“The happiest days of your life”.
Posted by Big John on October 10, 2006
I have noted recently that a number of people have found this blog by way of ‘Googling’ for ‘Archbishop Temple’s School’, so although I have touched on this subject in previous posts, I thought that I might recall a few memories of my schooldays from more than half a century ago.
Half a century ! It was more like something from the time of Charles Dickens, with freezing classrooms heated by one small coal fire (if there was any coal), old wooden desks with inkwells, and blackboards mounted on easels. The only things missing were quill pens. The headmaster strolled about in a black gown and lived in the gatehouse tower over the main entrance to the school. An entrance which we boys were forbidden to use.
To me there was always a strange ambience about the place. Sort of psuedo public school* combined with smelly reformatory.
Games were compulsory as was physical education. I hated both. Getting hit in the ‘nuts’ by a cricket ball and wearing a white singlet, navy blue shorts and black plimsoles and being forced to run around Archbishop’s Park on a winter’s morning put me off sport for ever.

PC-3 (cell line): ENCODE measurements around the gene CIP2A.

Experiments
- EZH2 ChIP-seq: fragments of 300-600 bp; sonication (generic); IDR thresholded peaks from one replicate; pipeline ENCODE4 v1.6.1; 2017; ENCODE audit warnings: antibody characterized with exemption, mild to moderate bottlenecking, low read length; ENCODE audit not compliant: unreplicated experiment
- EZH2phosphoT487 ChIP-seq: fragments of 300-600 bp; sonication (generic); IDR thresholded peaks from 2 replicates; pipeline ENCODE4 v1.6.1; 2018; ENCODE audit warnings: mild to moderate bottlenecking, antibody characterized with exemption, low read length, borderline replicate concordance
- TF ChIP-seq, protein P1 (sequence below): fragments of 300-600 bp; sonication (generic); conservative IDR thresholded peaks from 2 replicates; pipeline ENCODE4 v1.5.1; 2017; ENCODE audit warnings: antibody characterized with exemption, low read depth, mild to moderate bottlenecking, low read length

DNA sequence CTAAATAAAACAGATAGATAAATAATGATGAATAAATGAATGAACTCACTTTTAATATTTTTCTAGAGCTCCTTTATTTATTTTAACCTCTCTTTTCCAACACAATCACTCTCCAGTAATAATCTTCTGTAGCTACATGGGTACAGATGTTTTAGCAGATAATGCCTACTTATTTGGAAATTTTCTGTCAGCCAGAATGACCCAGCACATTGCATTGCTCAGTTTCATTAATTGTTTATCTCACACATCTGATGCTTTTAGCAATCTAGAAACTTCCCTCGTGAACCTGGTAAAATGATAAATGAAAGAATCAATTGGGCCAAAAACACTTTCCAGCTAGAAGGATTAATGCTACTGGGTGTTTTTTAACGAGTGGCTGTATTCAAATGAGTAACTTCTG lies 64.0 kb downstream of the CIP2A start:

The school’s most famous old boy was Hollywood’s cane twirling Charlie Chaplin. Similar canes were much favoured by sadistic staff members masquerading as teachers. The worst of these bastards was responsible for teaching me Latin and French. He failed. The grinning arsehole is pictured below, when I was unfortunate enough also to have him as my form master. (I’m the one standing on the far left).
The school was a Church of England Central School and was situated close to Lambeth Palace, the London residence of the Archbishop of Canterbury, who was also the head of the school governors. Obviously religion played a big part in my education and every Friday I had to attend services at St. Mary’s Church which stands next to Lambeth Palace. All that Christian brainwashing and listening to some priest as he intoned his meaningless mumbo jumbo soon set me on the road to atheism.
I do remember a few decent teachers, like the out of work actor who taught drama and took groups of us to The Old Vic and other London theatres; and I enjoyed subjects like art, history and English literature, but I never did understand what Pythagoras and his bloody ‘Theorem’ was all about.
So you see that I wasn’t miserable all of the time ……
……… just most of it !
* Note to my American readers. A ‘Public School’ in the UK is an independant fee paying school favoured by the ‘upper classes’.